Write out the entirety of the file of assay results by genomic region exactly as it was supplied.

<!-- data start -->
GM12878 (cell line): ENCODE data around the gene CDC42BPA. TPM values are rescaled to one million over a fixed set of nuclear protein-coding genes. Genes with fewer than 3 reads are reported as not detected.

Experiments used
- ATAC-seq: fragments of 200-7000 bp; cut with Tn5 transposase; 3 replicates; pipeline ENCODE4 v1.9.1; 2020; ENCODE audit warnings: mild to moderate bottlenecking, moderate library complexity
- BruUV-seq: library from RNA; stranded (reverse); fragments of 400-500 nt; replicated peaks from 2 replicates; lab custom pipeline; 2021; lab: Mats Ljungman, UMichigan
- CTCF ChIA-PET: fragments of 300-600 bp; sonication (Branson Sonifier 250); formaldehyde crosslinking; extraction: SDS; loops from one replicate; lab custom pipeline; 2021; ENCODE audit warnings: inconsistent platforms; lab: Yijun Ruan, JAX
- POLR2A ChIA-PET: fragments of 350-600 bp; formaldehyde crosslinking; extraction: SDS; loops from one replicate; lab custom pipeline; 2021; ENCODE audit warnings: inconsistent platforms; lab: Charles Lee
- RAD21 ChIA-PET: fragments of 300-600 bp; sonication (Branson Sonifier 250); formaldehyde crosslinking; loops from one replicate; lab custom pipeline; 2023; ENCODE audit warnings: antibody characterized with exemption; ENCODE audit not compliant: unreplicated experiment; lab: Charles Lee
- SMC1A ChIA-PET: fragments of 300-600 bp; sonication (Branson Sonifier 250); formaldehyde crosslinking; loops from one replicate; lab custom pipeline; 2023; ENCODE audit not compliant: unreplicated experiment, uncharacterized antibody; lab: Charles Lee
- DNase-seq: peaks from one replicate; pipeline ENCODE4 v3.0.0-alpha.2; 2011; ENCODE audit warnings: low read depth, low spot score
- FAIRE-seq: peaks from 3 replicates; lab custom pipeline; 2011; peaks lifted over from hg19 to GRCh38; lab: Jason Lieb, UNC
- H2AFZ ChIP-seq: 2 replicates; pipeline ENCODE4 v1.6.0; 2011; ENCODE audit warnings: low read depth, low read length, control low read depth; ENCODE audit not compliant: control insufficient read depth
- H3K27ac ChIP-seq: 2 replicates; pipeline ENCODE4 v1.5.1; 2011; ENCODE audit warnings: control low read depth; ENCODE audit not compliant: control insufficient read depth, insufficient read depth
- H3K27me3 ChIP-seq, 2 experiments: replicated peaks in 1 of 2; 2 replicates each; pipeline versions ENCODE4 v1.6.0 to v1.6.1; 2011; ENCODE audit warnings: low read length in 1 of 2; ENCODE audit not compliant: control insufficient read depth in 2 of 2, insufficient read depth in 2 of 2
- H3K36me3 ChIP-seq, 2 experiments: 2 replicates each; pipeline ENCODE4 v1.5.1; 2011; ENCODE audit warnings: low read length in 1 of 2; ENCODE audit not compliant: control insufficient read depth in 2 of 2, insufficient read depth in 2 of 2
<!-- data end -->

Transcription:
GM12878 (cell line): ENCODE data around the gene CDC42BPA. TPM values are rescaled to one million over a fixed set of nuclear protein-coding genes. Genes with fewer than 3 reads are reported as not detected.

Experiments used
- ATAC-seq: fragments of 200-7000 bp; cut with Tn5 transposase; 3 replicates; pipeline ENCODE4 v1.9.1; 2020; ENCODE audit warnings: mild to moderate bottlenecking, moderate library complexity
- BruUV-seq: library from RNA; stranded (reverse); fragments of 400-500 nt; replicated peaks from 2 replicates; lab custom pipeline; 2021; lab: Mats Ljungman, UMichigan
- CTCF ChIA-PET: fragments of 300-600 bp; sonication (Branson Sonifier 250); formaldehyde crosslinking; extraction: SDS; loops from one replicate; lab custom pipeline; 2021; ENCODE audit warnings: inconsistent platforms; lab: Yijun Ruan, JAX
- POLR2A ChIA-PET: fragments of 350-600 bp; formaldehyde crosslinking; extraction: SDS; loops from one replicate; lab custom pipeline; 2021; ENCODE audit warnings: inconsistent platforms; lab: Charles Lee
- RAD21 ChIA-PET: fragments of 300-600 bp; sonication (Branson Sonifier 250); formaldehyde crosslinking; loops from one replicate; lab custom pipeline; 2023; ENCODE audit warnings: antibody characterized with exemption; ENCODE audit not compliant: unreplicated experiment; lab: Charles Lee
- SMC1A ChIA-PET: fragments of 300-600 bp; sonication (Branson Sonifier 250); formaldehyde crosslinking; loops from one replicate; lab custom pipeline; 2023; ENCODE audit not compliant: unreplicated experiment, uncharacterized antibody; lab: Charles Lee
- DNase-seq: peaks from one replicate; pipeline ENCODE4 v3.0.0-alpha.2; 2011; ENCODE audit warnings: low read depth, low spot score
- FAIRE-seq: peaks from 3 replicates; lab custom pipeline; 2011; peaks lifted over from hg19 to GRCh38; lab: Jason Lieb, UNC
- H2AFZ ChIP-seq: 2 replicates; pipeline ENCODE4 v1.6.0; 2011; ENCODE audit warnings: low read depth, low read length, control low read depth; ENCODE audit not compliant: control insufficient read depth
- H3K27ac ChIP-seq: 2 replicates; pipeline ENCODE4 v1.5.1; 2011; ENCODE audit warnings: control low read depth; ENCODE audit not compliant: control insufficient read depth, insufficient read depth
- H3K27me3 ChIP-seq, 2 experiments: replicated peaks in 1 of 2; 2 replicates each; pipeline versions ENCODE4 v1.6.0 to v1.6.1; 2011; ENCODE audit warnings: low read length in 1 of 2; ENCODE audit not compliant: control insufficient read depth in 2 of 2, insufficient read depth in 2 of 2
- H3K36me3 ChIP-seq, 2 experiments: 2 replicates each; pipeline ENCODE4 v1.5.1; 2011; ENCODE audit warnings: low read length in 1 of 2; ENCODE audit not compliant: control insufficient read depth in 2 of 2, insufficient read depth in 2 of 2